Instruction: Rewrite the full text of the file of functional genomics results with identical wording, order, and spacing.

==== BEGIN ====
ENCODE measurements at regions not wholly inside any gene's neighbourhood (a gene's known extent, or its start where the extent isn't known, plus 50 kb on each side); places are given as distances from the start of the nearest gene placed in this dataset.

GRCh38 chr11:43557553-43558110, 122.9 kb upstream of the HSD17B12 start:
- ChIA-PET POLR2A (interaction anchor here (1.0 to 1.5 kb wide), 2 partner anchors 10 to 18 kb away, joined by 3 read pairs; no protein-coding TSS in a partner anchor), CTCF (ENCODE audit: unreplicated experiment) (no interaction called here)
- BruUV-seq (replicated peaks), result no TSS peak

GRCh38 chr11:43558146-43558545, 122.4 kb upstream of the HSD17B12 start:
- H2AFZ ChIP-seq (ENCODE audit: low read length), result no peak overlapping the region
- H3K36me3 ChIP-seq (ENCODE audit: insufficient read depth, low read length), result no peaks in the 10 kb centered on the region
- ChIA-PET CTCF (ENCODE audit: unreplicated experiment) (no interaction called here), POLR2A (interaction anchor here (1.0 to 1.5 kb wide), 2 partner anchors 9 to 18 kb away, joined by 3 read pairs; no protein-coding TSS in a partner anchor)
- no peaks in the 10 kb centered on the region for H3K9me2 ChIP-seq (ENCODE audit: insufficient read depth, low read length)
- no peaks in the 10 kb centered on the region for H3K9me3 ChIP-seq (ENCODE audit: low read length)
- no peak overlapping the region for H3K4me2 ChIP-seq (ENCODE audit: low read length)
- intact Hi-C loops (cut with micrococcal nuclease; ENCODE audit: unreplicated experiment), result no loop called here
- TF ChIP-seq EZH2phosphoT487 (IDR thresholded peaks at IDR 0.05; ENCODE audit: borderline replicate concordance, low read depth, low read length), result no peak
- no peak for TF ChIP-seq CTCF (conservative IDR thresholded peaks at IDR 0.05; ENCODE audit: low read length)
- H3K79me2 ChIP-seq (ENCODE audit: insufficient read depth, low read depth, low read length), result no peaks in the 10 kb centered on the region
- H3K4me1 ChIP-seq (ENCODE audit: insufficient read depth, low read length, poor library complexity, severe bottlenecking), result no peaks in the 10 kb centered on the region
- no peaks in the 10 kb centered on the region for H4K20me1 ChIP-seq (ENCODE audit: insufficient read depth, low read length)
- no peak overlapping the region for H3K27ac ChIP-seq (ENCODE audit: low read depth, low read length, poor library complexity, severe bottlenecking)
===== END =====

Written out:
ENCODE measurements at regions not wholly inside any gene's neighbourhood (a gene's known extent, or its start where the extent isn't known, plus 50 kb on each side); places are given as distances from the start of the nearest gene placed in this dataset.

GRCh38 chr11:43557553-43558110, 122.9 kb upstream of the HSD17B12 start:
- ChIA-PET POLR2A (interaction anchor here (1.0 to 1.5 kb wide), 2 partner anchors 10 to 18 kb away, joined by 3 read pairs; no protein-coding TSS in a partner anchor), CTCF (ENCODE audit: unreplicated experiment) (no interaction called here)
- BruUV-seq (replicated peaks), result no TSS peak

GRCh38 chr11:43558146-43558545, 122.4 kb upstream of the HSD17B12 start:
- H2AFZ ChIP-seq (ENCODE audit: low read length), result no peak overlapping the region
- H3K36me3 ChIP-seq (ENCODE audit: insufficient read depth, low read length), result no peaks in the 10 kb centered on the region
- ChIA-PET CTCF (ENCODE audit: unreplicated experiment) (no interaction called here), POLR2A (interaction anchor here (1.0 to 1.5 kb wide), 2 partner anchors 9 to 18 kb away, joined by 3 read pairs; no protein-coding TSS in a partner anchor)
- no peaks in the 10 kb centered on the region for H3K9me2 ChIP-seq (ENCODE audit: insufficient read depth, low read length)
- no peaks in the 10 kb centered on the region for H3K9me3 ChIP-seq (ENCODE audit: low read length)
- no peak overlapping the region for H3K4me2 ChIP-seq (ENCODE audit: low read length)
- intact Hi-C loops (cut with micrococcal nuclease; ENCODE audit: unreplicated experiment), result no loop called here
- TF ChIP-seq EZH2phosphoT487 (IDR thresholded peaks at IDR 0.05; ENCODE audit: borderline replicate concordance, low read depth, low read length), result no peak
- no peak for TF ChIP-seq CTCF (conservative IDR thresholded peaks at IDR 0.05; ENCODE audit: low read length)
- H3K79me2 ChIP-seq (ENCODE audit: insufficient read depth, low read depth, low read length), result no peaks in the 10 kb centered on the region
- H3K4me1 ChIP-seq (ENCODE audit: insufficient read depth, low read length, poor library complexity, severe bottlenecking), result no peaks in the 10 kb centered on the region
- no peaks in the 10 kb centered on the region for H4K20me1 ChIP-seq (ENCODE audit: insufficient read depth, low read length)
- no peak overlapping the region for H3K27ac ChIP-seq (ENCODE audit: low read depth, low read length, poor library complexity, severe bottlenecking)